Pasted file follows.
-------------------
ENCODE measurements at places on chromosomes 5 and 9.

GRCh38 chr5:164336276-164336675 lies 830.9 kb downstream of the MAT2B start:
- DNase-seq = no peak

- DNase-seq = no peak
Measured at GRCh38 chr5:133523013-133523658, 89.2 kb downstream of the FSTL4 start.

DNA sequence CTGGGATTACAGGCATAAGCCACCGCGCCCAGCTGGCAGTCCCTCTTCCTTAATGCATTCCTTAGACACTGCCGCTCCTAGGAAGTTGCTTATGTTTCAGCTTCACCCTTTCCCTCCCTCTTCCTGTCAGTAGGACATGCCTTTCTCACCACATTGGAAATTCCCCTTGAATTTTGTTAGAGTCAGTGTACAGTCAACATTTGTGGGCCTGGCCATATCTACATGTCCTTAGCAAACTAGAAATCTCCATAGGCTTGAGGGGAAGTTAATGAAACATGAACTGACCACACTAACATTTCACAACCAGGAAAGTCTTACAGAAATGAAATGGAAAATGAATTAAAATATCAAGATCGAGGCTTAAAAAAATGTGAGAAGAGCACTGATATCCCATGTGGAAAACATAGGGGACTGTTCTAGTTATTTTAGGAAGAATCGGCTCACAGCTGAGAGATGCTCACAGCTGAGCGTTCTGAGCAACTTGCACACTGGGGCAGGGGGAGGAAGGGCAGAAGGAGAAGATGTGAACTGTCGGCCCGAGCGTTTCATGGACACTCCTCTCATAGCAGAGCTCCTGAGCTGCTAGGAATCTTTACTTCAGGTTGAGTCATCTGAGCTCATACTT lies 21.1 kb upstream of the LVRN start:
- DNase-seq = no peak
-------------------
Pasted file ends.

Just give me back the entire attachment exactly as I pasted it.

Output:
ENCODE measurements at places on chromosomes 5 and 9.

GRCh38 chr5:164336276-164336675 lies 830.9 kb downstream of the MAT2B start:
- DNase-seq = no peak

- DNase-seq = no peak
Measured at GRCh38 chr5:133523013-133523658, 89.2 kb downstream of the FSTL4 start.

DNA sequence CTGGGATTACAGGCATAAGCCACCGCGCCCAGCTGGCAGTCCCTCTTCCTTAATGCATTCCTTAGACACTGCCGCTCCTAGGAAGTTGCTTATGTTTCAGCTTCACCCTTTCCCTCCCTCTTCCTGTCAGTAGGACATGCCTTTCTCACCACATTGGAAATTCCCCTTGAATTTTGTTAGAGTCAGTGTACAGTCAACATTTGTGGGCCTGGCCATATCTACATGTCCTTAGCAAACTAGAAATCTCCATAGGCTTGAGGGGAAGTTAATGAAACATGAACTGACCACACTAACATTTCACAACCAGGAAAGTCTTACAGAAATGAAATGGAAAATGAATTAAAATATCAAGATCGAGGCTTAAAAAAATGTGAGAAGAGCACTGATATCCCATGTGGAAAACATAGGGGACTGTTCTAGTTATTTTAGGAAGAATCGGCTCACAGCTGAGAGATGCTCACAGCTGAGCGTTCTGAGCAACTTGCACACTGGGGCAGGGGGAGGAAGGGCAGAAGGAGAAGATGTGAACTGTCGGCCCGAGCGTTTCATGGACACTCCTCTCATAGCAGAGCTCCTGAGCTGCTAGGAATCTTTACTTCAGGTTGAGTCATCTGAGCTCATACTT lies 21.1 kb upstream of the LVRN start:
- DNase-seq = no peak